Announcement

Collapse
No announcement yet.

Southwest planes and mechanic's safety claims

Collapse
X
  • Filter
  • Time
  • Show
Clear All
new posts

  • Southwest planes and mechanic's safety claims

    I'm a soar grad (many moons ago) and have pretty loyally flown southwest for my domestic flights here in the US. Their service has always been good, super friendly, on time, free bags, and I love the ease of booking with points on them. I've been following this story first about SW declaring an "operational emergency" grounding some 40 planes and now the mechanics are speaking out about being pressured to put unsafe planes back in service in this story here. I'm wondering what Capt. Tom or others thoughts are on this and given that I have an upcoming flight at the end of March on SW, I am a bit concerned and wonder if I should be looking to the larger airlines like United, Delta, American until this all gets resolved?
    Mechanics say that Southwest is threatening them for reporting safety concerns; the airline covers its ears

  • #2
    Hi,

    Thanks for asking about this. I just did a blog about it. You can read it at https://www.psychologytoday.com/us/b...ts-really-mean but I've also pasted it below. What Do Airline Mechanic Complaints Really Mean?

    The playing field is tilted. Employees get nowhere unless they fight dirty.

    Recently, there have been news reports that some mechanics say their airline’s management is pressuring them to not enter notes in an airliner's log book to show the plane need maintenance. At a unionized airline, if mechanics are being pressured, they can go to their union, and the union can address the complaint with management. When complaints by an airline's mechanics show up in the news, I get emails from my fear of flying clients asking if the airline is safe.


    Before answering, I check the status of the mechanics’ union contract. Is the union having trouble getting the airline’s management to negotiate a new contract? Typically, when a union contract runs out, management stalls signing a new contract as long as possible in order to avoid increased labor costs.

    Unions used to be able to go on strike. In general, strikes haven't worked since the playing field was tilted during the Reagan administration. During Reagan's presidency, the air traffic controllers went on strike for higher pay and less time on duty. As a movie actor, Reagan was pro-union. He had been head of the actor’s union. During his presidential campaign, Reagan endorsed unions and got their support. The air traffic controllers thought they were on safe ground and went on strike; instead, Reagan fired them and began replacing them.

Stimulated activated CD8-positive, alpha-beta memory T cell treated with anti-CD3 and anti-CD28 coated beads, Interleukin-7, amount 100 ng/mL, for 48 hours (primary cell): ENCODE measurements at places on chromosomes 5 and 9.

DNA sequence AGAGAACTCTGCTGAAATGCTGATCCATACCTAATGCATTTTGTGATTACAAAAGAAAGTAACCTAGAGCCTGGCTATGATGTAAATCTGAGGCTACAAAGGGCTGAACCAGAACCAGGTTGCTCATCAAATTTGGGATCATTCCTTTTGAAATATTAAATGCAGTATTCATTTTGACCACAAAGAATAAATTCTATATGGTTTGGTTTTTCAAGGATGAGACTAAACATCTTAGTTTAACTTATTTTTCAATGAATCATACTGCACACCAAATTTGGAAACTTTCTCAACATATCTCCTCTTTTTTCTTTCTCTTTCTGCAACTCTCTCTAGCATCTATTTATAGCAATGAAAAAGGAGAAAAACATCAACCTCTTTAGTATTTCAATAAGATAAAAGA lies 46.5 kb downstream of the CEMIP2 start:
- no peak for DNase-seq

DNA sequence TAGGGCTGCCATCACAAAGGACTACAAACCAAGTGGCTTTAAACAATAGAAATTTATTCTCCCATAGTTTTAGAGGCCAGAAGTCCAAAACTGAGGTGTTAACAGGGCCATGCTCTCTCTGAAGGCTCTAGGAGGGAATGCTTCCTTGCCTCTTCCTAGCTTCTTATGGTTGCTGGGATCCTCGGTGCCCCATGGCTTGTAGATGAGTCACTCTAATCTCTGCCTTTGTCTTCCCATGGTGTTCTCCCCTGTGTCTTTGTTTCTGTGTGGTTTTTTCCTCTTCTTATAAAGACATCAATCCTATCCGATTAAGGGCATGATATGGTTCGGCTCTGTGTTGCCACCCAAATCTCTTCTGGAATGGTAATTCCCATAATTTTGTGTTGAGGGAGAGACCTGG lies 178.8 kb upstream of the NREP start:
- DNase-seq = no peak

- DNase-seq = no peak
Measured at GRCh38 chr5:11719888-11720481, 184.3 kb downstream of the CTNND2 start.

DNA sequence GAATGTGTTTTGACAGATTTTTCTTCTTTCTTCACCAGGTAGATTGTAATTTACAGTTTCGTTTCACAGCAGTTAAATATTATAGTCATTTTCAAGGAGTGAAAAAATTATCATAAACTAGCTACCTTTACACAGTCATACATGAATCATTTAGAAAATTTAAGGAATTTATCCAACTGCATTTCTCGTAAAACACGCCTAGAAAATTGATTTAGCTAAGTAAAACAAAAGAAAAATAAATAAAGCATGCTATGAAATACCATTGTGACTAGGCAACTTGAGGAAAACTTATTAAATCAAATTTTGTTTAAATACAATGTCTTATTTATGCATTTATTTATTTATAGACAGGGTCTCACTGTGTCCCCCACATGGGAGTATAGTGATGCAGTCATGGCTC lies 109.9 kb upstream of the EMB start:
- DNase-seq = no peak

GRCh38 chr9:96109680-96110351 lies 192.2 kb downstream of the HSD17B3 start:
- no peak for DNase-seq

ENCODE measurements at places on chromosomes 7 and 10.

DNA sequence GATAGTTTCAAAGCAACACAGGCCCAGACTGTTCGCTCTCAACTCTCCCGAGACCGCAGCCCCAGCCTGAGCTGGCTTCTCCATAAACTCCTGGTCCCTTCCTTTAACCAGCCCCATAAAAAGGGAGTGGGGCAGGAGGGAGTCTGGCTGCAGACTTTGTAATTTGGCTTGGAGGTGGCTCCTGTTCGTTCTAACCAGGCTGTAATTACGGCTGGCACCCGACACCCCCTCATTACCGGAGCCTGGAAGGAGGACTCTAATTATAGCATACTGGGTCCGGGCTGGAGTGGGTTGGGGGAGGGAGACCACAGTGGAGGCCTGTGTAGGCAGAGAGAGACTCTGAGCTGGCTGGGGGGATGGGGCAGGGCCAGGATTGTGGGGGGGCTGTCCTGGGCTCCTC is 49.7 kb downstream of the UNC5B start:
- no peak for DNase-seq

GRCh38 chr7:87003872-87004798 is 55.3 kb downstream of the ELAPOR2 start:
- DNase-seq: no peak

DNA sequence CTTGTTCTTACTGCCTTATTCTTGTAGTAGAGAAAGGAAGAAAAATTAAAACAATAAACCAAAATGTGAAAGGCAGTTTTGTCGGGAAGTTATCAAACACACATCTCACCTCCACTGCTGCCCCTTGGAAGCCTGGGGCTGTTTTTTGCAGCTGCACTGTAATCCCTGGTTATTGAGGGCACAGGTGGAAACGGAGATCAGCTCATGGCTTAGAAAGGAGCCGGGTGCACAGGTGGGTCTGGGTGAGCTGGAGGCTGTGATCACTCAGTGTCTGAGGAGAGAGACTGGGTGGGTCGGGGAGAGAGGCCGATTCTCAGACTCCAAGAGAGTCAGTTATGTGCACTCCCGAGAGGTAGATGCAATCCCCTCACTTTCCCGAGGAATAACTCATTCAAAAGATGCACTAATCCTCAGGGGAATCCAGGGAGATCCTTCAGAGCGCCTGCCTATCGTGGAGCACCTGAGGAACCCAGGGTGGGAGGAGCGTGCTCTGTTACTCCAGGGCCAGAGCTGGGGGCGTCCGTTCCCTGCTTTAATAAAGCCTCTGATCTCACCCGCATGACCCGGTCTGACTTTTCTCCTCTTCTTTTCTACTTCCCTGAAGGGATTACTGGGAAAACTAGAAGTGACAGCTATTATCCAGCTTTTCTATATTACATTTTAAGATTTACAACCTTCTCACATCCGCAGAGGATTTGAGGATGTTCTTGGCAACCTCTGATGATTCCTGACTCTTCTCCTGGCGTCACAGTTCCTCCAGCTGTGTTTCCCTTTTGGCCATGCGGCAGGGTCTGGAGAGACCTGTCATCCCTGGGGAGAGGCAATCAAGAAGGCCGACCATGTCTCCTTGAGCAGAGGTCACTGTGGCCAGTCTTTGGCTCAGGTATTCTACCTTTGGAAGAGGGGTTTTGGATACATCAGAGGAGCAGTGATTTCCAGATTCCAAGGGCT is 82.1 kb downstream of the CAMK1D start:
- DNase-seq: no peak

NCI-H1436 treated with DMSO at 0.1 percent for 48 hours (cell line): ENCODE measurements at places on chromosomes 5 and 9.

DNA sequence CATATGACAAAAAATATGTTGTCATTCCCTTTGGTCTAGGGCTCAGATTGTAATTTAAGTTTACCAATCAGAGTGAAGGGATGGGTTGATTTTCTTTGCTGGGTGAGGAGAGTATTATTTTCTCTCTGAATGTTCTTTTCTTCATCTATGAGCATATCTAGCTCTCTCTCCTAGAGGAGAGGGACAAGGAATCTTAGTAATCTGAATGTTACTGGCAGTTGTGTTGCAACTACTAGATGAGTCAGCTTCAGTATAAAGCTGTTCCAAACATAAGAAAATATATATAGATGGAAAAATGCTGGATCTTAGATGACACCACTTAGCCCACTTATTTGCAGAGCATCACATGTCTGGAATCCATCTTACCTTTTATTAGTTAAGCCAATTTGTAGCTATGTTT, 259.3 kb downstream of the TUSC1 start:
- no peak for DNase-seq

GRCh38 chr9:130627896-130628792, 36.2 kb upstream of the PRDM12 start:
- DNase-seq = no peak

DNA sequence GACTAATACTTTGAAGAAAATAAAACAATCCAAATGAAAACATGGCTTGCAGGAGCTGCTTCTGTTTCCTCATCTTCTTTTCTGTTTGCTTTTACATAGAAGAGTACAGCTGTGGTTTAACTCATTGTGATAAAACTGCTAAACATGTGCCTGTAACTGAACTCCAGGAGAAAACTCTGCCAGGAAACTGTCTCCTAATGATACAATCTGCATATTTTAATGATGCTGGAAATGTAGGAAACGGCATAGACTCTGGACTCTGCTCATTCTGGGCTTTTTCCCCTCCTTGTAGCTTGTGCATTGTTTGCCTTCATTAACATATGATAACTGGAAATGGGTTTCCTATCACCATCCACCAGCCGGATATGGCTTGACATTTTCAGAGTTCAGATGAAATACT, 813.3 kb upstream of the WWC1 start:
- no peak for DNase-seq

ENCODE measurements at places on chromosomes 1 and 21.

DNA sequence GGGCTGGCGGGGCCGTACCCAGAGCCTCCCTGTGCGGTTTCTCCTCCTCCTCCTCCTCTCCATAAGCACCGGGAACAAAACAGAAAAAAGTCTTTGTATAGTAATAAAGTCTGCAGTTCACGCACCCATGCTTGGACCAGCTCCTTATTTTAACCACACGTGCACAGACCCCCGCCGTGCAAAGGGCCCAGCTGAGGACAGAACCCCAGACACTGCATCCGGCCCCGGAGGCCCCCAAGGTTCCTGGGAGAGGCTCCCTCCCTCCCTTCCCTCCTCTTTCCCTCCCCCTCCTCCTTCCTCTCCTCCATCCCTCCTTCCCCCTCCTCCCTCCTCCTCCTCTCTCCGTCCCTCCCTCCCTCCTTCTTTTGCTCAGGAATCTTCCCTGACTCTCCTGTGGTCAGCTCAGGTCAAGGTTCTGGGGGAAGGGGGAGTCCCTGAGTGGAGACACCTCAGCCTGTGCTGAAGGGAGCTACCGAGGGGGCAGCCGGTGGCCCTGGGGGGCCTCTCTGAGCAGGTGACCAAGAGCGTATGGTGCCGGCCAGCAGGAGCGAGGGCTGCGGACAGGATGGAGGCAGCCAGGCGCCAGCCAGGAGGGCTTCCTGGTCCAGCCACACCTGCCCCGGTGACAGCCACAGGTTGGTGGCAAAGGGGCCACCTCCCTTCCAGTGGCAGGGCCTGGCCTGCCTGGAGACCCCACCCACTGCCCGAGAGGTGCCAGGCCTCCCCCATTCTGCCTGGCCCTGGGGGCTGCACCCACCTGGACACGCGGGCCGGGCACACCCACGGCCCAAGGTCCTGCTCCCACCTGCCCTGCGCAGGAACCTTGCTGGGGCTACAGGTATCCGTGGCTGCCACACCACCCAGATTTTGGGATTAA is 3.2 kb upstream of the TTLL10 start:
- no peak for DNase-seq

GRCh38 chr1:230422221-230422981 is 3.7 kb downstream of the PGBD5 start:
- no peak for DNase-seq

Replacing the controllers took time. Was it safe? Of course not. At the risk of causing an air tragedy, Reagan showed organized labor that going on strike to gain increased wages and benefits was a thing of the past. Unable to strike without being replaced, unions have been dramatically weakened.

    Though most employees may not care what happens to unions, this weakening of unions had a dramatic and lasting effect on wages of all but the highest-paid employees. Earnings of both unionized and non-unionized stagnated. Since 1979, even as productivity has increased dramatically, the income of 90 percent of the workforce has risen only 15 percent. Meanwhile, the income of the top 1 percent—in most cases, owners, top managers, and stockholders—has risen 138 percent.

    Due to the decline of unions in the wake of Reagan's action, most employees must accept whatever wages and benefits they are offered. Few have any way to increase their pay other than to work more than one job. But, at the airlines, some unions have found a way to deal with management stonewalling. They try to make it more expensive for the management to stonewall them than to negotiate with them. Mechanics go over every plane with a fine tooth comb and write up every possible discrepancy. This leads to flight delays and cancellations. The mechanics speak off the record to the media and generate publicity aimed at making travelers think twice about booking a flight on the airline they work for.

    Pilots, onboard with what the mechanics do, add their own write-ups. They know when their contract is up for negotiation they will need the mechanics on their side.

    What does this mean to an anxious flier? Don't buy into the rhetoric that the airline isn't safe. Don’t get drawn into arguments about right and wrong. Neither side has the high ground. Management isn't going to give up the playing field Reagan gave them. Unions get nowhere on that tilted field unless they fight dirty.

    As a result, with every possible discrepancy being written up, there is no safer time to fly on an airline than when the game is going on. You'll get to your destination safely, but—most likely—not on time.

    Comment


    • #3
      Thanks for the thorough response and article Tom. Where would I find the status of SW mechanics union contract? Clearly it's up for negotiation given on all the noise coming from them. I found this page below which does detail some of the back and forth between the mechanics and SW, but no info I could find on their actual contracts.

      Comment


      • #4
        Just Google "southwest mechanics contract."

        Comment

        Working...
        X